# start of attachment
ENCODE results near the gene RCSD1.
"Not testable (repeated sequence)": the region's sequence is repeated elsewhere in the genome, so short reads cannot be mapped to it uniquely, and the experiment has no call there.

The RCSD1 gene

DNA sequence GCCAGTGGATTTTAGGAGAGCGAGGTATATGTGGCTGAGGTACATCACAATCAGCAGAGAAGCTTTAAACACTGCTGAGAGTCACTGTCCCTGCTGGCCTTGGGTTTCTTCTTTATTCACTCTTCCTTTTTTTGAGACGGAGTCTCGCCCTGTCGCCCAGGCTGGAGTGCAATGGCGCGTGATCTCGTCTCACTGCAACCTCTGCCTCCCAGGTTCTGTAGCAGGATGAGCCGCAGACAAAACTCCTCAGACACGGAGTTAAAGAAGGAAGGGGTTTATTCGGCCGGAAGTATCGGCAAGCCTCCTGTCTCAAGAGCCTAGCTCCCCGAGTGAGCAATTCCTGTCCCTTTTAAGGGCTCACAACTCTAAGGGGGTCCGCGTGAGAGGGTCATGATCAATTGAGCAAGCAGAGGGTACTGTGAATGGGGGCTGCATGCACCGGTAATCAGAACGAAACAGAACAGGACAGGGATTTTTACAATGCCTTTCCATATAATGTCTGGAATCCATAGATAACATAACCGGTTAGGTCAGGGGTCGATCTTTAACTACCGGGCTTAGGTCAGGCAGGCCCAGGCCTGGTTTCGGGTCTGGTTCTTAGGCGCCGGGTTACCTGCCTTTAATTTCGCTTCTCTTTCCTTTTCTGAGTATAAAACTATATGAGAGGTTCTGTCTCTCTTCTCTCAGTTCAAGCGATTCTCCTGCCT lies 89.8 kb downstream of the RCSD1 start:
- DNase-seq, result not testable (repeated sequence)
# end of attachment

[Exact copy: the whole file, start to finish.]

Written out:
ENCODE results near the gene RCSD1.
"Not testable (repeated sequence)": the region's sequence is repeated elsewhere in the genome, so short reads cannot be mapped to it uniquely, and the experiment has no call there.

The RCSD1 gene

DNA sequence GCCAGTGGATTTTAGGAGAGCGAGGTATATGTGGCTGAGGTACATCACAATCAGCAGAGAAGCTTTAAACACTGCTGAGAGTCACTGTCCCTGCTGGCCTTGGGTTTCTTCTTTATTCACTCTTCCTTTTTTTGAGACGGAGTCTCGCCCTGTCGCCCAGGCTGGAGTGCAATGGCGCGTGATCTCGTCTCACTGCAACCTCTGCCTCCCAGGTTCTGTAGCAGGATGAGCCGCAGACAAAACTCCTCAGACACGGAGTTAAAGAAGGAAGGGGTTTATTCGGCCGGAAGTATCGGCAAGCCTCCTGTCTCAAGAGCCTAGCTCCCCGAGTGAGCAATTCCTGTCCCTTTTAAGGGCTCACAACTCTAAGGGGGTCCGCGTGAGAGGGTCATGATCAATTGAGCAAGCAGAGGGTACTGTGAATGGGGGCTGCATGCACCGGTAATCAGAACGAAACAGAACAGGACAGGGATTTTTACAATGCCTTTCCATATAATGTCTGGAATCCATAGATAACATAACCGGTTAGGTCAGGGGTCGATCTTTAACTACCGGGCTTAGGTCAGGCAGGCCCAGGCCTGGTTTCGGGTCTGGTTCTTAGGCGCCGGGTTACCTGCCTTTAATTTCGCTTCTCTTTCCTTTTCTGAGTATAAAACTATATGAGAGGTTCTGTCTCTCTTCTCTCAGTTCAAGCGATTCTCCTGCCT lies 89.8 kb downstream of the RCSD1 start:
- DNase-seq, result not testable (repeated sequence)